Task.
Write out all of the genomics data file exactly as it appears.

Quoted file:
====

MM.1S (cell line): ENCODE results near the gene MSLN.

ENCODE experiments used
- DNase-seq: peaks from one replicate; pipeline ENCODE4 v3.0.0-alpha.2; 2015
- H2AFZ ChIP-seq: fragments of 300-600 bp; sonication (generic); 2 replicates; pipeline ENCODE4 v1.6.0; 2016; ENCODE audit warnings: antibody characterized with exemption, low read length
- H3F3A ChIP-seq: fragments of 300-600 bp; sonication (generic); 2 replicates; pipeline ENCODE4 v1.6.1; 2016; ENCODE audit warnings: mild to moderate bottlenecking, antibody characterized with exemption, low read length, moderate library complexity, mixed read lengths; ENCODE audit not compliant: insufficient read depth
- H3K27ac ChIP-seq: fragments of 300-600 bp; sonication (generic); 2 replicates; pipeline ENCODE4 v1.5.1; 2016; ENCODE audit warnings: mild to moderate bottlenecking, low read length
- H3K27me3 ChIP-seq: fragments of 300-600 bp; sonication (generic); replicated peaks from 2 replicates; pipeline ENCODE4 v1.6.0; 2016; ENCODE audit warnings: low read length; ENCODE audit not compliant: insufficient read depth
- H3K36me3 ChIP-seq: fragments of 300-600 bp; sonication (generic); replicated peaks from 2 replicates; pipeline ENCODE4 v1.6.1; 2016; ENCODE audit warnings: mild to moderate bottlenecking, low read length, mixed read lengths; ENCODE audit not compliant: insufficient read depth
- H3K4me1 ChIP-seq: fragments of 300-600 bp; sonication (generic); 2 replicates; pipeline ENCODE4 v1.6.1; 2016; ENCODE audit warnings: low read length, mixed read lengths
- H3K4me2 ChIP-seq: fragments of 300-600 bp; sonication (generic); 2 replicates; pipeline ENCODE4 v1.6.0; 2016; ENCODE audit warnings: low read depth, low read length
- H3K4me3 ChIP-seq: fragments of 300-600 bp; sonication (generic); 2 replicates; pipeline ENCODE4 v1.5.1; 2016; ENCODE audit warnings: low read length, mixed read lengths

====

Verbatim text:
MM.1S (cell line): ENCODE results near the gene MSLN.

ENCODE experiments used
- DNase-seq: peaks from one replicate; pipeline ENCODE4 v3.0.0-alpha.2; 2015
- H2AFZ ChIP-seq: fragments of 300-600 bp; sonication (generic); 2 replicates; pipeline ENCODE4 v1.6.0; 2016; ENCODE audit warnings: antibody characterized with exemption, low read length
- H3F3A ChIP-seq: fragments of 300-600 bp; sonication (generic); 2 replicates; pipeline ENCODE4 v1.6.1; 2016; ENCODE audit warnings: mild to moderate bottlenecking, antibody characterized with exemption, low read length, moderate library complexity, mixed read lengths; ENCODE audit not compliant: insufficient read depth
- H3K27ac ChIP-seq: fragments of 300-600 bp; sonication (generic); 2 replicates; pipeline ENCODE4 v1.5.1; 2016; ENCODE audit warnings: mild to moderate bottlenecking, low read length
- H3K27me3 ChIP-seq: fragments of 300-600 bp; sonication (generic); replicated peaks from 2 replicates; pipeline ENCODE4 v1.6.0; 2016; ENCODE audit warnings: low read length; ENCODE audit not compliant: insufficient read depth
- H3K36me3 ChIP-seq: fragments of 300-600 bp; sonication (generic); replicated peaks from 2 replicates; pipeline ENCODE4 v1.6.1; 2016; ENCODE audit warnings: mild to moderate bottlenecking, low read length, mixed read lengths; ENCODE audit not compliant: insufficient read depth
- H3K4me1 ChIP-seq: fragments of 300-600 bp; sonication (generic); 2 replicates; pipeline ENCODE4 v1.6.1; 2016; ENCODE audit warnings: low read length, mixed read lengths
- H3K4me2 ChIP-seq: fragments of 300-600 bp; sonication (generic); 2 replicates; pipeline ENCODE4 v1.6.0; 2016; ENCODE audit warnings: low read depth, low read length
- H3K4me3 ChIP-seq: fragments of 300-600 bp; sonication (generic); 2 replicates; pipeline ENCODE4 v1.5.1; 2016; ENCODE audit warnings: low read length, mixed read lengths